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The rise of artificial intelligence is creating new variety in the chip market, and trouble for Intel


“WE ALMOST went out of business several times.” Usually founders don’t talk about their company’s near-death experiences.

India’s hostels for the upwardly mobile


Rite of passage IF SEVERAL hundred million Indians do migrate from the countryside to cities between now and 2050, as the UN expects, it will be a fiendishly busy few decades for Vivek Aher, who runs a low-cost hostel, one of five, on the outskirts of Pune, a well-off city three hours’ drive from Mumbai.

Toymakers bounce back in the land of adult nappies


WILLIAM ELLIOT GRIFFIS, an American educator who travelled to Japan in the 1870s, noted that in the previous two and a half centuries, “the main business of this nation was play”.

3G missed Unilever but its methods are spreading


Rejected suitor JORGE PAULO LEMANN (pictured), a Brazilian investor, is ill-accustomed to failure. On February 17th Kraft Heinz, backed by Mr Lemann’s 3G Capital, said it had bid $143bn for Unilever, a maker of food and personal products.

It has never been so easy to fund an indie film but harder than ever to get people to see it


Atypical success IT MIGHT seem a great time for indie cinema. The Academy Awards on February 26th will be something of a showcase for films not financed by a major studio.

Are technology firms madly overvalued?


IS THE technology industry in La La Land? There are alarming signs. House prices in San Francisco have risen by 66% more than in New York over the past five years.

The rise of “deep-tech” is boosting Paris’s startup scene


EUROPE will never create a hub of tech firms and investors to rival Silicon Valley, many experts on entrepreneurship concur.

New models for new media


Not watching Twitter FOR months Twitter, the micro-blogging service, has received the kind of free attention of which most companies can only dream.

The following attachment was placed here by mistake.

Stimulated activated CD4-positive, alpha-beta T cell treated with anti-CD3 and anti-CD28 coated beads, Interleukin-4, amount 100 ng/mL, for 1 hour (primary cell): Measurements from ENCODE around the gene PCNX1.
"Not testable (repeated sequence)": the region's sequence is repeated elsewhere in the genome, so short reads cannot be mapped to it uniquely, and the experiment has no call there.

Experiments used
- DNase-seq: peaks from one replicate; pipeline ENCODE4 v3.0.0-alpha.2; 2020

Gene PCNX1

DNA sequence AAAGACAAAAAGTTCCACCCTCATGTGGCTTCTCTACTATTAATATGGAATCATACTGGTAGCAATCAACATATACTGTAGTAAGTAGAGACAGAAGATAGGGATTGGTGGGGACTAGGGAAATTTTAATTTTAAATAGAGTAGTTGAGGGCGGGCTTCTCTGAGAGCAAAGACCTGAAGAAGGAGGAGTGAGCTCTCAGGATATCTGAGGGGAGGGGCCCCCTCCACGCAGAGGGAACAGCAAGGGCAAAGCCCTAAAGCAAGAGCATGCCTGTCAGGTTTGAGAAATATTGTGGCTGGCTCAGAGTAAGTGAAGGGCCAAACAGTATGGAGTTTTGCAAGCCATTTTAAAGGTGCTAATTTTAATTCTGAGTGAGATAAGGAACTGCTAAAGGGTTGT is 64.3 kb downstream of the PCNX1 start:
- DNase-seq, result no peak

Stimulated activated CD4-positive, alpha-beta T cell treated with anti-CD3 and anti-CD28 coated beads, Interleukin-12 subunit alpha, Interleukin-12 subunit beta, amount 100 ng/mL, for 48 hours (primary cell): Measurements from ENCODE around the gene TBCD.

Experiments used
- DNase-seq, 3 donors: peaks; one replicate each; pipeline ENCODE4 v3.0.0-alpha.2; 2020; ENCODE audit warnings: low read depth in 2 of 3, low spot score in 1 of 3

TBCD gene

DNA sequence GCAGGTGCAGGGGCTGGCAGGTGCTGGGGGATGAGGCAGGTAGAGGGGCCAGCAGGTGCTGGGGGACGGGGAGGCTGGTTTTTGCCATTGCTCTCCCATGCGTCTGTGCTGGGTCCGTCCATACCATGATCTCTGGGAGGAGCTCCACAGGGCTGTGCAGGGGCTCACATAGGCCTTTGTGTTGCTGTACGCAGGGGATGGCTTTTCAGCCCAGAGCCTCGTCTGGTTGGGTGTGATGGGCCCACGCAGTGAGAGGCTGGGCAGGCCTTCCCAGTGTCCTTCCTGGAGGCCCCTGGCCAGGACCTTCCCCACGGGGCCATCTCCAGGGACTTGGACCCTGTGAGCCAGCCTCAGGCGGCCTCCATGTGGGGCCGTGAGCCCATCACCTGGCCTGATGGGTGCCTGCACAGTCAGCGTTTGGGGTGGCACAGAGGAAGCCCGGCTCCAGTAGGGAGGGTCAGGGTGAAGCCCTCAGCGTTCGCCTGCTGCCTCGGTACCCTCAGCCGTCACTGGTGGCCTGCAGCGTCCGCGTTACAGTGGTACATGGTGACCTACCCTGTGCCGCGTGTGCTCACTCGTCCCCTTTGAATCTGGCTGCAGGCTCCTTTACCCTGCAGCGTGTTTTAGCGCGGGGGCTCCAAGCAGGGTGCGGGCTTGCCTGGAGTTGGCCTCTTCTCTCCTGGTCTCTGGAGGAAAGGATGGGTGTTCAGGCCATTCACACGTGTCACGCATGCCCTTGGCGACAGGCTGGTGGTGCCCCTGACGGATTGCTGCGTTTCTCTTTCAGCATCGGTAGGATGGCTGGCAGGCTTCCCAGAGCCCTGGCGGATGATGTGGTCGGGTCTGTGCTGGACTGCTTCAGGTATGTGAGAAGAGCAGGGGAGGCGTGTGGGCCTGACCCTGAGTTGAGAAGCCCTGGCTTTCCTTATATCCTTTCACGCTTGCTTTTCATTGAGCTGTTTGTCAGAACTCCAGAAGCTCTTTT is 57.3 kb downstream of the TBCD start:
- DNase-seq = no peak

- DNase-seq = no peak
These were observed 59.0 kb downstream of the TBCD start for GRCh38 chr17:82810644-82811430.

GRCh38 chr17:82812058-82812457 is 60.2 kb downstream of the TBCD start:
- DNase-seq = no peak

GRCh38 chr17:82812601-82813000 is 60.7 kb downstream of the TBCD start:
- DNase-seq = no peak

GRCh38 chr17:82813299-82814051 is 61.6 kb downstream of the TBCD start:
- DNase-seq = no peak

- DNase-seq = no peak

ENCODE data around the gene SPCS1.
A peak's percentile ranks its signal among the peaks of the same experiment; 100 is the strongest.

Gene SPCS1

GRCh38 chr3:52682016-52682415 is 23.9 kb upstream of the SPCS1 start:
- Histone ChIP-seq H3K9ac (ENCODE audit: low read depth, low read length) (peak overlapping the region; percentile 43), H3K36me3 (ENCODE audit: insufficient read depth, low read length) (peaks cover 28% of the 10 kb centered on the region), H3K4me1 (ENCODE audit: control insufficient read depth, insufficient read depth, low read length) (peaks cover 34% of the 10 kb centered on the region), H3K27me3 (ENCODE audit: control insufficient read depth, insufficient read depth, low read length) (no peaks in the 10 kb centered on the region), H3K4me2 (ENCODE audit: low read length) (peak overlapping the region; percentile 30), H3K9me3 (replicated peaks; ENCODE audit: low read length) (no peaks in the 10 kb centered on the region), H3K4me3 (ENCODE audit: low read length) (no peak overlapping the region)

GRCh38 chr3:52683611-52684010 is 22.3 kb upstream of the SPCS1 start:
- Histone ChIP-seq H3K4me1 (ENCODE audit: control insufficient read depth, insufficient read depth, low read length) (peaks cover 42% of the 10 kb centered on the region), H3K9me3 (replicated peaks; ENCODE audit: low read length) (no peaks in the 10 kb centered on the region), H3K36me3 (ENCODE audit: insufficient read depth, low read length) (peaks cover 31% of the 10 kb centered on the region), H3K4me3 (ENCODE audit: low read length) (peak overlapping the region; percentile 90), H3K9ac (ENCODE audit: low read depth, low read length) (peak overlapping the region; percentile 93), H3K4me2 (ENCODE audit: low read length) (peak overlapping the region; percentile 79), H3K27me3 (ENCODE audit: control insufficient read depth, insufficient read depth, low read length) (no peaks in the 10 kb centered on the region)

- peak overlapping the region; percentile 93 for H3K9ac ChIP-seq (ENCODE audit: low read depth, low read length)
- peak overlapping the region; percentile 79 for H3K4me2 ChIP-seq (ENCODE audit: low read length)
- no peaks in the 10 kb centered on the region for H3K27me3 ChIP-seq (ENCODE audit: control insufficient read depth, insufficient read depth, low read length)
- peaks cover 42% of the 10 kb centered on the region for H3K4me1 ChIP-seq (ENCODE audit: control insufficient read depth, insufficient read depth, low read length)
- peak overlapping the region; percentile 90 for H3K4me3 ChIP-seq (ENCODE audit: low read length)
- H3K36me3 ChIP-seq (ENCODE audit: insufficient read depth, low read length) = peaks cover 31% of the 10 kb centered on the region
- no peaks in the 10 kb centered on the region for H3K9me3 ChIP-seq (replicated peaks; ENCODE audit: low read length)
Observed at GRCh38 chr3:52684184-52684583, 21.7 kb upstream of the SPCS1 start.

France’s PSA Group may plan to buy Opel, GM’s European operation


AFTER sweeping past a significant milestone, drivers rarely slam their vehicles into reverse. Yet General Motors (GM), which last year joined Toyota and Volkswagen in an elite group that sells over 10m vehicles a year, may be on the brink of such a manoeuvre.

Planet’s satellites offer customers a new world view every day


BUILT by the Indian Space Research Organisation, the Polar Satellite Launch Vehicle threw itself into the sky at 3.58am GMT on February 15th.

Traditional media firms are enjoying a Trump bump


DONALD TRUMP calls it the “failing” New York Times in his tweets, but his presidency has breathed new life into the newspaper and other mainstream media outlets.

Why bosses are flying more for play, not work


AS SCHOOLS across Europe break for February half-term, it is not just the Alpine pistes that are congested: private-jet terminals across the continent are also full to bursting.

America’s latest spectrum auction


MARKETS don’t simply emerge, but are created by the state, argued Karl Polanyi, an economist, in “The Great Transformation”.

Electric cars are set to arrive far more speedily than anticipated

THE high-pitched whirr of an electric car may not stir the soul like the bellow and growl of an internal combustion engine (ICE).

Corporate short-termism is a frustratingly slippery idea


AS AMERICA’S economy has misfired over the past decade, several grand theories have emerged about what went wrong.

Sales of green vehicles are booming in Norway

TO JUDGE by the gleaming rows of Teslas, Nissan Leafs and other electric cars parked in the snow in central Oslo, Norwegians might already have given up on the internal combustion engine.

Tata’s governance is still faulty


Chandra in, Cyrus out PROFIT is to good corporate governance what tides are to swimming trunks: when the former is high, absence of the latter tends to go unnoticed.

Ralph Lauren and Macy’s tell a similar tale of woe


NEW YORK’s fashion week, which will start on February 9th, promises the usual show of glamour, but a more fascinating industry display came a week earlier.

Internet firms’ legal immunity is under threat


GOOGLE, Facebook and other online giants like to see their rapid rise as the product of their founders’ brilliance.

Snow-making companies in a warming world


Better than mud THE creamy glide of fresh powder sends skiing enthusiasts into ecstasies. Scraping over brown patches and dodging lumpen rocks inspires far less enthusiasm.


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